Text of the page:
The Improbable Career Path of Coach Rick Schavone

Photo: Linda A. Cicero

It's been decades since anyone questioned Stanford diving coach Rick Schavone's bona fides. The reigning four-time NCAA coach of the year, Schavone long ago established himself among the nation's elite instructors, leading Stanford to 11 individual national championships, two this spring.

But at the Olympics last summer, his fellow Team USA coaches weren't above a little ribbing about the one hole in his resume: The master teacher never dived himself. "They'd say, 'Why don't you demonstrate?' " Schavone recalls with a smile.

Four decades into his diving career, Schavone's experience on the business end of a springboard isn't much more advanced than the average fan's. And the only times Schavone, PhD '79, plunged from the three-story platform that towers over Avery Aquatic Center, he wisely went feet first.

But who needs firsthand experience, when you have an innate ability to see order in the blur of athletic explosion? "When you see a dive, it's fast. When I see a dive, it's in slow motion," says Schavone, who makes scant use of video to break down dives. "For some reason, I always had the eye."

Growing up outside Boston—a heritage still strong in his voice—Schavone's intuition for deducing physical mechanics helped him thrive in football, basketball and baseball, his best sport. "I remember a scout from the Dodgers once said to me in high school that I could make the pivot at second like a Major Leaguer."

Perfect form, though, couldn't hide "Punch-and-Judy" hitting and plodding foot speed, he says. Despite flirting with pro ball, his baseball days ended after the University of New Hampshire, where he also played basketball.

Diving only came onto his radar when he applied for a summer job as a recreation supervisor at a public beach. The position called for someone who could teach diving from the dock, a skill Schavone was cocky enough to claim. "I bought a book, walked out on the dock, grabbed some kids and tried to teach them, reading from a book in one hand."

He was a quick study, enjoying success coaching in subsequent summers and as a grad student. But when he arrived at Stanford, he planned to give it up. "I said, 'That's enough; I don't even know this sport; I never did this sport; I am going to just get my PhD and become a professor.' "

Instead, he taught recreational tennis classes but found it boring. Looking for a challenge, he walked into the aquatic center, introduced himself to the diving coach, and volunteered his services.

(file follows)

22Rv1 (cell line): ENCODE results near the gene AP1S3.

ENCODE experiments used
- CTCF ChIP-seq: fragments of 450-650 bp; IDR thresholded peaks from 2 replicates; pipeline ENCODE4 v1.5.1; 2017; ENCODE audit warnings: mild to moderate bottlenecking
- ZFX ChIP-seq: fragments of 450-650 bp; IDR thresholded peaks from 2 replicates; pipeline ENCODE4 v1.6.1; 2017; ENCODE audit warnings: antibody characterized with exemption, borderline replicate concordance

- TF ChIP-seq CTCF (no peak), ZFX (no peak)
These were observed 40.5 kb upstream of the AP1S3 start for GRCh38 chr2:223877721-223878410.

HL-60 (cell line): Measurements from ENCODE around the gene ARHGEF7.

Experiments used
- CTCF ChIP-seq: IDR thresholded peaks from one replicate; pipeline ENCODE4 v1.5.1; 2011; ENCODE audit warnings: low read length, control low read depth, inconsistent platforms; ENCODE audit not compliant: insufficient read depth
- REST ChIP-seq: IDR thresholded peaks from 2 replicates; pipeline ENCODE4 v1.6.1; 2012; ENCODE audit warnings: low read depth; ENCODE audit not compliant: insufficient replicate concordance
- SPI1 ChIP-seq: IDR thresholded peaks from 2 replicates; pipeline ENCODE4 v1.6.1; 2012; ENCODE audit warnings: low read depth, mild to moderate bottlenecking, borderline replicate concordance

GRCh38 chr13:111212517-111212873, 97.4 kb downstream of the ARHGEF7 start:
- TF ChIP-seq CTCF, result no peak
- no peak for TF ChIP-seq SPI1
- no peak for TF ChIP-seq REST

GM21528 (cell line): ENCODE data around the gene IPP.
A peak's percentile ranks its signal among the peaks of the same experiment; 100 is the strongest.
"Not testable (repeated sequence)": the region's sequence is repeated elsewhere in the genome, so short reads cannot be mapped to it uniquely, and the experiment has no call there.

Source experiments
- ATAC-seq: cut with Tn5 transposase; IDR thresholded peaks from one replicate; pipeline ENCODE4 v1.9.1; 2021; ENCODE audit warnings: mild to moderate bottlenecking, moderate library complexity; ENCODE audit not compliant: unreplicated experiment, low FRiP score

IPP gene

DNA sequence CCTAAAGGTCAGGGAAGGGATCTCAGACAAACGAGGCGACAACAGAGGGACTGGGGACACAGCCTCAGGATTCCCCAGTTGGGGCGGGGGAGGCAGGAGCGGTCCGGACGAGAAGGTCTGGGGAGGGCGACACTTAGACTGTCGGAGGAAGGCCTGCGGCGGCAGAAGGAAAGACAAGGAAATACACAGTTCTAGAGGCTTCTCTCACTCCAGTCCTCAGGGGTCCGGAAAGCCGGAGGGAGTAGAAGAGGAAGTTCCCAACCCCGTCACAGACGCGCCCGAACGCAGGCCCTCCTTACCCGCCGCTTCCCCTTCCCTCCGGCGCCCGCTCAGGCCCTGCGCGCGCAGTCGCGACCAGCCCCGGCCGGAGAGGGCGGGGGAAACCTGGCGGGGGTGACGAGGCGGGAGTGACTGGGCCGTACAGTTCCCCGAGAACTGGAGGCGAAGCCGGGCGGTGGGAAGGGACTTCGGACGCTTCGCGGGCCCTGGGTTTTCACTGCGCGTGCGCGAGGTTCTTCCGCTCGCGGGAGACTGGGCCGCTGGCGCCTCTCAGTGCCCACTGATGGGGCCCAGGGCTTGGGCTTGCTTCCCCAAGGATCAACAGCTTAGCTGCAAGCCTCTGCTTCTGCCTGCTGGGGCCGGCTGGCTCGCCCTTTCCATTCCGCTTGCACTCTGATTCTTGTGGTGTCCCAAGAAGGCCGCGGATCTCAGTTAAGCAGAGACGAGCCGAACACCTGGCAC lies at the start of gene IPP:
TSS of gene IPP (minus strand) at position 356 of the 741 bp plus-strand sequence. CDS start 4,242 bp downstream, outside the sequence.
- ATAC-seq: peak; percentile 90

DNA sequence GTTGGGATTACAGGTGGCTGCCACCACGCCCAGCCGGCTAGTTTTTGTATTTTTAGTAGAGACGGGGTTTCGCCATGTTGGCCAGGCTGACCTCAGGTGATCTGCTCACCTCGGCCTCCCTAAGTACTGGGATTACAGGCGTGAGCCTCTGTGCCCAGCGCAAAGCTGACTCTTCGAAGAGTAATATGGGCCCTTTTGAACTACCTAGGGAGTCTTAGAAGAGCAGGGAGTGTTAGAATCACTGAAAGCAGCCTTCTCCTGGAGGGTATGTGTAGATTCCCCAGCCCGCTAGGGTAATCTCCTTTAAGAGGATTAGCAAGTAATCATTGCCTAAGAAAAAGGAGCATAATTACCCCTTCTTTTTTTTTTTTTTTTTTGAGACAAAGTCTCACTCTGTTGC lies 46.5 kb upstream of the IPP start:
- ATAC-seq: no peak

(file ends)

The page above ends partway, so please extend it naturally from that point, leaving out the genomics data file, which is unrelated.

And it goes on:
The coach saw a bigger opportunity. With the passage of Title IX, he suddenly had a women's program he was happy to unload. "I automatically became the head women's coach at Stanford University by walking out on the deck," Schavone says.

Three years later, he became head coach of both programs. After a brief hiatus at Princeton, he returned to the Farm. By 1982, Jean Meyer Galey, '85, became the first of 103 All-American selections under his tenure.

In the early days, rival coaches questioned a non-diver's ability to teach such a technical sport, Schavone says. Galey recalls potential recruits wondering why she'd selected Stanford. But with each success, the doubts faded.

Olympian diver and two-time NCAA champion Cassidy Krug, '07, the daughter of a diving coach, says she didn't realize Schavone hadn't dived until after she arrived. If anything, she says, the lack of experience pushed him to perfect his coaching, rather than rely on what worked for him. "I think Rick is the best technical coach in the country."

Schavone still feels the thrill of finding ways to make divers better. But at 64, he can't promise he'll stay beyond 2016. Still, he felt a resurgence after coaching Krug and three-time NCAA champion Kristian Ipsen, '15, at the London Games where Ipsen won a bronze medal.

The experience was magical, he says, not just because of the diving. A devotee of musicals who has seen Les Miserables 35 times, Schavone relished slipping away evenings to the West End. But it was the level of the competition that blew him away, he says, recalling top athletes like the gold-medalist in the 3-meter springboard.

"I could sit there all day long and just watch her dive. "I love greatness. And that's what I finally saw. I saw greatness there."